The best part about this strategy is the flexibility that you have when you get close to the planned release date. If your cadence is one release every two weeks then, when it gets closer to that release date you can modify the "release" any way you like.

The client may really want to jam in a last minute feature so you add the branch to the version and then roll a new release candidate.

If you find a bug at the last minute in one of your branches you can remove that branch from the release definition, roll a new candidate, and then release the rest of the “good” branches.

Another benefit of this pattern is that; since develop, and any other environment branches that you maintain, are ephemeral they can be re-created or shifted around at will.

You can create a new release definition, iteratively merge the branches, and force push the release branch onto an environment branch.

If your feature branch was cut from develop, as is tradition, you would have to ensure that the entire commit history is clean instead of just your history.

The example above illustrates that in the traditional GitFlow pattern; the features: GIT-1, GIT-2, GIT-3, and GIT-4 are inextricably linked for the release.

The client and you have committed to releasing these features together/next. You can not change course and decide to release GIT-3 before or without GIT-1.

Not only that but GIT-3 and GIT-4 contain the bug that was introduced with GIT-2. The bug in GIT-2 must be addressed before GIT-3 or GIT-4 can be released.


There are three downsides to this strategy.

1. Merge Conflicts

Since you are iteratively merging diverging branches you will inevitably run into merge conflicts. This can be mitigated with some tooling which is what I’ve done with gitrelease.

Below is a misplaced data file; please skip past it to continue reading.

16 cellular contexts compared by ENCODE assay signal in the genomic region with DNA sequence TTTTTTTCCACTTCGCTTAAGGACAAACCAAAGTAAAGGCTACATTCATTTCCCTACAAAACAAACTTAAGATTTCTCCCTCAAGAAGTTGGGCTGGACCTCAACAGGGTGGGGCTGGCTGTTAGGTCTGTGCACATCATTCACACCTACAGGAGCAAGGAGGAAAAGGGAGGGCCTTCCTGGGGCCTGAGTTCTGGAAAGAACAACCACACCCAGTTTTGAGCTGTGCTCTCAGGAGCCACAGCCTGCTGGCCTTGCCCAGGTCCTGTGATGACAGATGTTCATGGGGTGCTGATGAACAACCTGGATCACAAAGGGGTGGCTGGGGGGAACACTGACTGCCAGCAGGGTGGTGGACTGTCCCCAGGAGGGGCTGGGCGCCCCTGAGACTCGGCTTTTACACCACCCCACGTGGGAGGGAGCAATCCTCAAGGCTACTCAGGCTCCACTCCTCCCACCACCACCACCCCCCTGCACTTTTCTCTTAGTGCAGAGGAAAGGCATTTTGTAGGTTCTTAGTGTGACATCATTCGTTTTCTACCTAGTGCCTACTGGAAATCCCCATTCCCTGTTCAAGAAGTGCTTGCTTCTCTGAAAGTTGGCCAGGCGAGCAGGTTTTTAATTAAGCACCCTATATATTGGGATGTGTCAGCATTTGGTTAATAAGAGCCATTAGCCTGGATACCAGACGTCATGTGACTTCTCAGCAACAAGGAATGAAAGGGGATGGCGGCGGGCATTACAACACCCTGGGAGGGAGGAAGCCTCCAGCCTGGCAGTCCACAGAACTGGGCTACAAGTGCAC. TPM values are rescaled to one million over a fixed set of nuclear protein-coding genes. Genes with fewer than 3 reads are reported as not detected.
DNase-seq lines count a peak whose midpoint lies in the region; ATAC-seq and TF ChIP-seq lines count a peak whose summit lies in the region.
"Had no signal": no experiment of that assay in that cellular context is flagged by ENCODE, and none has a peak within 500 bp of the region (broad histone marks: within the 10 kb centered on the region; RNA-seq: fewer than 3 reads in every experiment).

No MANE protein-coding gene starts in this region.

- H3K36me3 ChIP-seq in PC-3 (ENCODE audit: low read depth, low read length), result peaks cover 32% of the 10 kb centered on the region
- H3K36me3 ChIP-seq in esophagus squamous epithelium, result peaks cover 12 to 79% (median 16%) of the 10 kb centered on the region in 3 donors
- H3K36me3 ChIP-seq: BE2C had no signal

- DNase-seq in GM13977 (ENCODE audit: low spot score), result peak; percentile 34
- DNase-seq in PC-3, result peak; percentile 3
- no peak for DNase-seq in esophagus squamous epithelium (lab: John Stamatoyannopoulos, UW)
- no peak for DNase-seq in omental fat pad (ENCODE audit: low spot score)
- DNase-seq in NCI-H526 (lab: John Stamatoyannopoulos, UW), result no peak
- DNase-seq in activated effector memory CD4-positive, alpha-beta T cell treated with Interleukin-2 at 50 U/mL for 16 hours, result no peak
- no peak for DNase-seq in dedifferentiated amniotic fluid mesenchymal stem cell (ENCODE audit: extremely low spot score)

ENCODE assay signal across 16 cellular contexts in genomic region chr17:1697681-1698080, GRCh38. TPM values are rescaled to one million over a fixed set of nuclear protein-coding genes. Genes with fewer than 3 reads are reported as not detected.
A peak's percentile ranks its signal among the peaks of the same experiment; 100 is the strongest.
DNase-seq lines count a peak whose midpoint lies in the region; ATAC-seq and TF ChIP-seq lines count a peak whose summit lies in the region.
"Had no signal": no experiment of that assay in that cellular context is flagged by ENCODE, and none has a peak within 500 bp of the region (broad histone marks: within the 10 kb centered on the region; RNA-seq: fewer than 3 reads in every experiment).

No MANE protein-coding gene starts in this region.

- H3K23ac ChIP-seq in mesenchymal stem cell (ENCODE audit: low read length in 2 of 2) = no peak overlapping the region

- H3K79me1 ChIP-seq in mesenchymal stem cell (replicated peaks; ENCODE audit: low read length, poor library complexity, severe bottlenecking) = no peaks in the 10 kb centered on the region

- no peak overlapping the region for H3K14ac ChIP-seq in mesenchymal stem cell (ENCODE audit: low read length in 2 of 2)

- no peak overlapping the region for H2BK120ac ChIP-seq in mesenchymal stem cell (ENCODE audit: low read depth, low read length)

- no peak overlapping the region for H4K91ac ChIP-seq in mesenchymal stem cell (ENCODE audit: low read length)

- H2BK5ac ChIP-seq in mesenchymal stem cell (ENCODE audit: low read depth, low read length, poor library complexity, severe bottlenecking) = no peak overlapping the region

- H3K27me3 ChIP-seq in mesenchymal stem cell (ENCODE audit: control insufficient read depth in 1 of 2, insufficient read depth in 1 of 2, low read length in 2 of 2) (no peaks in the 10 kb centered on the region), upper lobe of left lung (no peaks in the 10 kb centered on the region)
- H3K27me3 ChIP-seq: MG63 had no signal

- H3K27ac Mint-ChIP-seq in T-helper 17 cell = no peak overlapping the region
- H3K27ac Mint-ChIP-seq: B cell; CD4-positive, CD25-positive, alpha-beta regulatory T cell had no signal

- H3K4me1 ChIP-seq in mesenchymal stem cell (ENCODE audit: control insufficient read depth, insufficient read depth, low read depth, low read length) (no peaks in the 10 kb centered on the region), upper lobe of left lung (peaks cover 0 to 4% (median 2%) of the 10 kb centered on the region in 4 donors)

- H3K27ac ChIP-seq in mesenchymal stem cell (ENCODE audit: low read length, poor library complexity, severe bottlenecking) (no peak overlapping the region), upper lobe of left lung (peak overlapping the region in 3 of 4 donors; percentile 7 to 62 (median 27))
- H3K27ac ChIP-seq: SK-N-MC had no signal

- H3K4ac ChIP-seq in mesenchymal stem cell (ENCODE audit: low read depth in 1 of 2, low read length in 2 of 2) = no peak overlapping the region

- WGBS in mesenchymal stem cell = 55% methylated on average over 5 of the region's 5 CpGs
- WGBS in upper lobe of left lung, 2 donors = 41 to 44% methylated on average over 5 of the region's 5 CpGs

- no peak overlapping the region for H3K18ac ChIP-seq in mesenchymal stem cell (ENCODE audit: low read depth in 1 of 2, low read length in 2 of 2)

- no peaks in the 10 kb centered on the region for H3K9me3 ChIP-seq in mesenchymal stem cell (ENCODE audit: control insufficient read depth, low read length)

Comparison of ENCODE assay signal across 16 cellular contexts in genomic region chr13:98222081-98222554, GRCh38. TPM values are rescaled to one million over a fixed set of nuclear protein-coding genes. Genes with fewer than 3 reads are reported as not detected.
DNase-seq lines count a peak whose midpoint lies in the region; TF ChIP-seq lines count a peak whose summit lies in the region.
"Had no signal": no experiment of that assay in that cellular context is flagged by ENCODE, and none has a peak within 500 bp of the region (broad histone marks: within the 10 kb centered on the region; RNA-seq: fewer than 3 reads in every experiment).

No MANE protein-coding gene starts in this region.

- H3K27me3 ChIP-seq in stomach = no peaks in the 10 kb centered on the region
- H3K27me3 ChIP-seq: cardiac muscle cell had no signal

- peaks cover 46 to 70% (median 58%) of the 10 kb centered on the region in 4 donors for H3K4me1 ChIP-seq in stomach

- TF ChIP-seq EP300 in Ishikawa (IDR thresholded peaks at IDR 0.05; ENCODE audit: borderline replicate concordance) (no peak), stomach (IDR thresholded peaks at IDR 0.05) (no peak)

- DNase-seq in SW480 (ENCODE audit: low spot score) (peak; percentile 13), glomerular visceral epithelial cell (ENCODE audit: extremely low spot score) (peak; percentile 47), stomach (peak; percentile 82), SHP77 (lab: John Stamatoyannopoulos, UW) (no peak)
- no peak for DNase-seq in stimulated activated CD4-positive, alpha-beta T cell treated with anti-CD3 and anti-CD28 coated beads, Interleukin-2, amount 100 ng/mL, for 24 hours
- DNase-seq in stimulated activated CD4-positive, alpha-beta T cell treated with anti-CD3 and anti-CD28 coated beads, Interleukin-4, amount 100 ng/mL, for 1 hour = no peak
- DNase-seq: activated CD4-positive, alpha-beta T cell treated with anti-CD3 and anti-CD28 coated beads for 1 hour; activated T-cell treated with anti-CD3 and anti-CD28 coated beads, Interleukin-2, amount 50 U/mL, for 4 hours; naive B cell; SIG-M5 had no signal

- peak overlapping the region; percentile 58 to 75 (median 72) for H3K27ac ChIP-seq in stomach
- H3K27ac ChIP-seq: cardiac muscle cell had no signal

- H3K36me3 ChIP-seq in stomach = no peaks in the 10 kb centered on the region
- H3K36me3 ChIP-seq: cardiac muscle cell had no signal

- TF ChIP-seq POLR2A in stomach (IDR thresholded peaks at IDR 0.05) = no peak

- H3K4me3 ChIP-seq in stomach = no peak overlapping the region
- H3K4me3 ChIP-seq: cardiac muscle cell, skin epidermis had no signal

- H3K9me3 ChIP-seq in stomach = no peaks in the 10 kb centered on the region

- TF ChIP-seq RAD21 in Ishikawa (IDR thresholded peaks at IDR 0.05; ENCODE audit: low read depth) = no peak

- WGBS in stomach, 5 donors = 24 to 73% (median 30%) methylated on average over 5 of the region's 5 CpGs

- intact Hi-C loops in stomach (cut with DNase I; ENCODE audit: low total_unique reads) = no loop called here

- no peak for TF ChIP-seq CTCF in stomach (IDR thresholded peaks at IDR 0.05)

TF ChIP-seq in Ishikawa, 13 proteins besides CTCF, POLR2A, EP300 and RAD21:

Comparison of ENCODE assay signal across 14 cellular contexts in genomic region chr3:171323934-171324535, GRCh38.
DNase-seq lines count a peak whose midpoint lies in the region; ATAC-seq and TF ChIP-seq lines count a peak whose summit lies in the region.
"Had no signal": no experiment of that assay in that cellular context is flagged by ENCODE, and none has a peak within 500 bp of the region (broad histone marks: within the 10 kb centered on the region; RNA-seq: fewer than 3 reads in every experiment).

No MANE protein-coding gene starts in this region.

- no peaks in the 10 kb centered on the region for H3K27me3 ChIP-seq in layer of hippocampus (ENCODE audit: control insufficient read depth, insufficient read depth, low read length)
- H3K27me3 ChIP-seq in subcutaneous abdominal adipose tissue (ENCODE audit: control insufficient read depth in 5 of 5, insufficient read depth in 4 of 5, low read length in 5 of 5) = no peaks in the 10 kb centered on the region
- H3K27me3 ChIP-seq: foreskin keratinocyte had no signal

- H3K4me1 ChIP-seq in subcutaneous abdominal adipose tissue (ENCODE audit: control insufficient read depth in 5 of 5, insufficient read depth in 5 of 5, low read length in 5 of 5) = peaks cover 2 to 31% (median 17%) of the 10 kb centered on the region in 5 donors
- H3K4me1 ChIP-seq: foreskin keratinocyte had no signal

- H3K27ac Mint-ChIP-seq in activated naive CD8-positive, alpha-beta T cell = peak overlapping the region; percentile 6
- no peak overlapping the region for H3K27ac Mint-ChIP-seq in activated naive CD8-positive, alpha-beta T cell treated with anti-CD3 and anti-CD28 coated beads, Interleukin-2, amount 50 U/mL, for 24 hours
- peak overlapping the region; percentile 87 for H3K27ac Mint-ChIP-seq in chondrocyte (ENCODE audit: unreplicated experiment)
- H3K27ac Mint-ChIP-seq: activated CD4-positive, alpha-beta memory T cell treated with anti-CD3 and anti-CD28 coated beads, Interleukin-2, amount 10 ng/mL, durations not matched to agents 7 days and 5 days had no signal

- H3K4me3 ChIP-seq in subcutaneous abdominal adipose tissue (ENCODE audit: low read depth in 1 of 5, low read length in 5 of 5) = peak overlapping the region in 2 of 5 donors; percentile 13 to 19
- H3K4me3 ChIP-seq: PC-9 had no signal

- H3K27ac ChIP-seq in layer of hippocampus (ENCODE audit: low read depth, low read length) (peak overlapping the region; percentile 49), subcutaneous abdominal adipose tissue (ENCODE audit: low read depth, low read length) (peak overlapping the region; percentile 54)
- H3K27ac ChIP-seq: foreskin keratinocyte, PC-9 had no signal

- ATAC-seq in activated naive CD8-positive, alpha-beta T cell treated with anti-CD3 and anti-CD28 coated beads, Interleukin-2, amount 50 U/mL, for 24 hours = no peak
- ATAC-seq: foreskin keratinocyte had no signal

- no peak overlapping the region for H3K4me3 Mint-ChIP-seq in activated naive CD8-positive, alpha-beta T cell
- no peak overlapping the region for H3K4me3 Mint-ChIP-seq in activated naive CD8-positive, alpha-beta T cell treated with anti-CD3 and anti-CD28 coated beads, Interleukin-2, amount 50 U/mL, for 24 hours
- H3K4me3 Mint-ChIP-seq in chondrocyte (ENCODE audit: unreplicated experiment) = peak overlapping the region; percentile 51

If you have a release with two coupled features or features which require changes in the same files then you are likely going to have to create an integration branch and then merge the integration branch instead of the separate feature branches.

2. Maintaining a release definition

What I’m calling the “release definition” is the set of branches which are merged together to create the release branch. Since every time that a branch is updated, added, or removed from the release a new candidate has to be made you will have to maintain that list of branches somewhere.

Again I’ve solved for this by adding some tooling around the git cli which maintains that list for me.

3. Testing

The biggest potential down side is testing. If you are constantly adding and removing branches from the release then the artifact that is going to be pushed to the production environment is also constantly changing.

You can, and should, test the feature branches independently of each other but at the end of the day they must be integrated and tested together.

If you have to add or remove a branch at the last minute before a deployment then the result of the merge, the release, will be fully tested. The feature branches themselves will have been tested by the combination of them all working together may not be (depending on whether or not you have time).

For many people this will be a deal breaker.

However; the flexibility that the pattern provides, especially under time pressure, may outweigh these downsides.